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I've ridden through congested Chicago traffic but I certainly prefer not to do that type riding. I've considered taking my motorcycle instead of a car when I visit my 100 year old mother in a NY nursing home as well as my brother on Long Island, but the thought of traveling through the congested roads of NJ, then through Manhattan and on to Long Island have so far kept me from two wheeled travel for that trip. Big city drivers tailgate, cut from lane to lane and otherwise drive in ways that are even more dangerous than normal traffice for motorcyclists. Putting up with that for a short distance is manageable but doing so for several hours of riding to get to my destination may be more risky that I am willing to accept. When I see riders in New York City or the urban environment of Nassau County, NY (western Long Island) it doesn't seem like this type riding would be much fun anyway so for now I think I will stick to four wheel, air conditioned travel.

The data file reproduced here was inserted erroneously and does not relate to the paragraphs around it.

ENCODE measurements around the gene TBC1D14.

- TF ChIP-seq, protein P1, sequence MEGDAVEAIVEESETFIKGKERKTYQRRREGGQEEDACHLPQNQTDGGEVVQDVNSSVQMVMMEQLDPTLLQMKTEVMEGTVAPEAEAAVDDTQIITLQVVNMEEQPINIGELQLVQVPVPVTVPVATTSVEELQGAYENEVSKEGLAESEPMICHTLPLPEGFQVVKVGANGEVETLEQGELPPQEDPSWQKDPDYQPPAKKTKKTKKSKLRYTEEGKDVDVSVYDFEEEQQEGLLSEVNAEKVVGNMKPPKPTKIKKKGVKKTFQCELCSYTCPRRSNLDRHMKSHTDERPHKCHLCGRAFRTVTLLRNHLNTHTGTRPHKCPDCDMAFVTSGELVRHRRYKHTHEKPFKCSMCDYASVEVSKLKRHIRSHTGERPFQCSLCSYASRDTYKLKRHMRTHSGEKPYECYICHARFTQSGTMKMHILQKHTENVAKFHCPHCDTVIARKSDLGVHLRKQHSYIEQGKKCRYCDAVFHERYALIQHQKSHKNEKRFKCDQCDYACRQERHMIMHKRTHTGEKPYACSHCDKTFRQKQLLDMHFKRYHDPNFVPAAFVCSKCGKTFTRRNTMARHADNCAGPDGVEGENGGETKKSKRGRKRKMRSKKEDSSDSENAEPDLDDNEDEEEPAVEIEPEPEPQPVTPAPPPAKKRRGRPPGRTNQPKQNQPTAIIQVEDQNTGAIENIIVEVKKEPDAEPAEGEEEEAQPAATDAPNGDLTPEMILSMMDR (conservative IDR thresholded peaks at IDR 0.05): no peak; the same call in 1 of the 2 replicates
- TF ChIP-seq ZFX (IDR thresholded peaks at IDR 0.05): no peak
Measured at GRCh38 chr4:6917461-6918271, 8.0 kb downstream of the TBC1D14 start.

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I think the rider was acting in a dangerous manner. From the short clip it appeared he was in fact tailgating and lane splitting. As others have mentioned he also was in a bad lane position. I don't have the traffic experience of Vito or any of you who ride in LA, but I have ridden in Knoxville, Nashville, Atlanta and Charlotte pretty regularly. You MUST be hyper aware of your surroundings. Better to get there a bit later than you planned than to not get there at all.
 

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If you've ridden successfully in Nashville, in rush hour traffic and have lived to talk about it, you could ride through the gates of hell and not get a scratch.:mad:

I rode through there on the Interstate at about 5 PM, on a weekday on my new 2012 Goldwing and all 8 lanes in each directions were full of Zombies on speed or crack, changing directions, right and left, like Leaf eater Ants in Africa and I was a nervous wreck by the time I got maybe 20 miles east of there.:confused:

Los Angeles traffic is a piece of cake compared to Nashville, in my as usual very humble opinion.:wink:

Sam:coffeescreen: